Chameleon Medical: Shedding



When chameleons grow they shed their skin. The first time this happens it truly looks like your chameleon has come down with a horrible mummy disease. To shed, the entire skin surface  is separated from the new skin underneath by a fluid which evaporates and leaves the old skin to crack off and blow away (or be rubbed off). The nature of chameleons shedding means that it is important not to increase humidity as many advise. Increasing humidity will make it more difficult to shed because the chameleon relies on the evaporation to help the skin disengage.

A healthy shed can take a couple hours. The chameleons will suddenly “explode” in white shreds. An unhealthy shed, on the other hand can take days as pieces slowly fall off and some pieces left stuck on.

During the shed the chameleon may rub his body against sticks and gape dramatically to loosen the skin. He may also try to pull pieces off with his feet. At the end of it all, your chameleon will have a new, brightly colored skin and you will have a pile of white shed skin at the bottom of the cage (or strewn about in the leaves).


Before the peeling of the skin, a shedding can be identified by your chameleon seeming to get cloudy. The colors will be muted. This is the start of the skin separating from the body. The shedding skin will soon break in places and start the peeling off.

shedding female panther chameleon

This female panther chameleon is showing a very rare sight – the beginnings of the shedding process before a breach in the old skin is made. You can see the old skin being separated from the new skin underneath.

female panther chameleon just starting to shed

Breaches in the old skin now show through around the shoulder area and the lower flank. With the first rips, the next steps will go quite quickly.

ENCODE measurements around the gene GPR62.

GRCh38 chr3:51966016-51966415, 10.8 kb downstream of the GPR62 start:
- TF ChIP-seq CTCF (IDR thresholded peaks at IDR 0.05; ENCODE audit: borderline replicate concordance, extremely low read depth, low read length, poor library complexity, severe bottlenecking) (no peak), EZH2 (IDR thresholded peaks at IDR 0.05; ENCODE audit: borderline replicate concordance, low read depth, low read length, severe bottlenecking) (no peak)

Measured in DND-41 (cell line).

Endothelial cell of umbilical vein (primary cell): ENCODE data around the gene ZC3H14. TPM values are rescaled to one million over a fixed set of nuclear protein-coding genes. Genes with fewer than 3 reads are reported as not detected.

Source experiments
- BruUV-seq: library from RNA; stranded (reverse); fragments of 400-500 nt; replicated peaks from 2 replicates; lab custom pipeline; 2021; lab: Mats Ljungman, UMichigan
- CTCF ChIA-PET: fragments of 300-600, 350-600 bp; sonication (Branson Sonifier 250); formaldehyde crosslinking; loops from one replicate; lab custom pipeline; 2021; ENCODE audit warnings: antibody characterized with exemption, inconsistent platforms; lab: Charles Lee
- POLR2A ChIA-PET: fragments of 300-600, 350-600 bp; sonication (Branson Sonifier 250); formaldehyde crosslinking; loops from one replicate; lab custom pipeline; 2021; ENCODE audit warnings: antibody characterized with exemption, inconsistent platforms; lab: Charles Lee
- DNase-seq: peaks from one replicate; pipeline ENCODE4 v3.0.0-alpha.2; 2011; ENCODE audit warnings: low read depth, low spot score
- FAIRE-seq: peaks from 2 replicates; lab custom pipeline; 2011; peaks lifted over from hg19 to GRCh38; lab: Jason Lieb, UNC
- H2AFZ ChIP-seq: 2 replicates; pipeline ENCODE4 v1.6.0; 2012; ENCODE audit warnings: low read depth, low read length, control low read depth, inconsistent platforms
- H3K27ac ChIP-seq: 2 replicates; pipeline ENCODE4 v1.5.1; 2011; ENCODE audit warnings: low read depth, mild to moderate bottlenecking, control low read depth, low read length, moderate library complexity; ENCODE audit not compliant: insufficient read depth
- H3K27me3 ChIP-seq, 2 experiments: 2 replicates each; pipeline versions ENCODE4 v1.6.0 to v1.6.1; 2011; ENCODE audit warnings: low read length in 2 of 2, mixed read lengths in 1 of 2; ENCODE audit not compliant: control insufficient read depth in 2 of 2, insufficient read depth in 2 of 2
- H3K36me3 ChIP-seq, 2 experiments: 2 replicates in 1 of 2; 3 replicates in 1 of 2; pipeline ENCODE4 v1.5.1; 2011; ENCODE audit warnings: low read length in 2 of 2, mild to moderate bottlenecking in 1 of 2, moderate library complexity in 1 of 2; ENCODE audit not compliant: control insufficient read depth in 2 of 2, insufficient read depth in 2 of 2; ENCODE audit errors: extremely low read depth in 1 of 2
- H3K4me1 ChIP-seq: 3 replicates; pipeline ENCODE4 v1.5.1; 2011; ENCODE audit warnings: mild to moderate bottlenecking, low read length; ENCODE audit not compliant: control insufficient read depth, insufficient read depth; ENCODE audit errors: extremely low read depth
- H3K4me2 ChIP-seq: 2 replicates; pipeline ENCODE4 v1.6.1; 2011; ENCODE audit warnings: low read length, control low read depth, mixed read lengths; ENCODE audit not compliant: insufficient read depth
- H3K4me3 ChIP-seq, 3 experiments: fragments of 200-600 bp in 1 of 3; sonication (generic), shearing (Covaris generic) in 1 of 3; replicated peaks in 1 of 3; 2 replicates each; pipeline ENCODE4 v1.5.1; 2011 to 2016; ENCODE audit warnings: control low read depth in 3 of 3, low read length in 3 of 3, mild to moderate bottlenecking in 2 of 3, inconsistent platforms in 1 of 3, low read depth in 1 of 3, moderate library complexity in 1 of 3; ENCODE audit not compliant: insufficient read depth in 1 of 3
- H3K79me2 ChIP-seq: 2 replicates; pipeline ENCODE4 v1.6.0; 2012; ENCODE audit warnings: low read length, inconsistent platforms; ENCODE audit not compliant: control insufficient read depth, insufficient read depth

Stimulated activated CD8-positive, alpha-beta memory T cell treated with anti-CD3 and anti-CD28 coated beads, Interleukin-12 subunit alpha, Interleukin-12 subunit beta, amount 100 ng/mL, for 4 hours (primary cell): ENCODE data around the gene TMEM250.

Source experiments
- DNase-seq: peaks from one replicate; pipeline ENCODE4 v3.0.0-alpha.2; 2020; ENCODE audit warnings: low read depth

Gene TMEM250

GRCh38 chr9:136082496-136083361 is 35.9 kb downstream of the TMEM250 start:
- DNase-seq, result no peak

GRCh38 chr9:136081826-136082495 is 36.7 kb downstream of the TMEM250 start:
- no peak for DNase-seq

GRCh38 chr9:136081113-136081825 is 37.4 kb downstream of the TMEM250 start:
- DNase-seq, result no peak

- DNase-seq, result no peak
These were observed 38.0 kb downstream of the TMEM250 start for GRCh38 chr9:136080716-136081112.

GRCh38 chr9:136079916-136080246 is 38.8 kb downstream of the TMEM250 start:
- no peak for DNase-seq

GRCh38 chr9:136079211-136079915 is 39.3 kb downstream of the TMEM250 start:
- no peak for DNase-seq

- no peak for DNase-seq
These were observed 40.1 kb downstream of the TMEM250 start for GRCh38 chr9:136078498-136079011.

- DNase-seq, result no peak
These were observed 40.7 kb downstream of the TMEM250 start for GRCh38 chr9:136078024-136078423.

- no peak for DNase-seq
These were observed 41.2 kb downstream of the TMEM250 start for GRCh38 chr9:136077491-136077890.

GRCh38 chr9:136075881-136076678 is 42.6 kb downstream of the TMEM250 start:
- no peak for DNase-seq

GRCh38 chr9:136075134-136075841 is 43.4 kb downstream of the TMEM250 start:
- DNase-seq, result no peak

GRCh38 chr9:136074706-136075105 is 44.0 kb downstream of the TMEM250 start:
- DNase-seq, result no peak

juvenile panther chameleon exploding in shed

The shed skin now breaks apart all over and pieces will start to flake off.

Bradypodion thamnobates baby

The most dramatic experiences are with first time chameleon keepers that see a shed in their newly purchased juvenile chameleon. It appears their new pet is falling apart! Not to worry. This is a sign of healthy growth!

Meller's Chameleon starting a shed

This Meller’s Chameleon is halfway through its shed.

Shedding juvenile panther chameleon

Large pieces of old skin have fallen off this young panther chameleon as it is in the final phases of shedding.

Baby Jacksons Chameleon shedding

This young Jackson’s Chameleon is almost done shedding the body skin and the tail will finish the process.


Shedding is a normal and healthy process and, usually, happens without any intervention. In the case where there is stuck shed that will not come off, a moistened Q-Tip can be used to gently rub the retained shed off. Stuck shed is not usually a problem, but it can become a medical issue if infection gets under the dead skin. Stuck shed between the toes has been an issue and is a common place for trouble to start.

Jacksons Chameleon

This Jackson’s Chameleon has remnant shed on his head which is being stubborn. In this case you can gently try to lift the old skin off, but do not force it. If the skin is stuck to the new skin for whatever reason you could cause damage to the new skin.

stuck shed on import quadricornis chameleon

This Trioceros quadricornis (Four-horned Chameleon) was imported in the middle of his shed which resulted in an incomplete shed and required patient removal over time.

Stuck shed on flank of quadricornis chameleon

Another Trioceros quadricornis (Four-horned Chameleon) in an incomplete shed.

Husbandry Correction

Husbandry correction is necessary only if the shed would not come off on its own. This could be a sign of the humidity being too high. A healthy humidity cycle is high humidity at night and lower humidity during the day. With this cycle a chameleon can start their shed in the morning and be completed by the afternoon.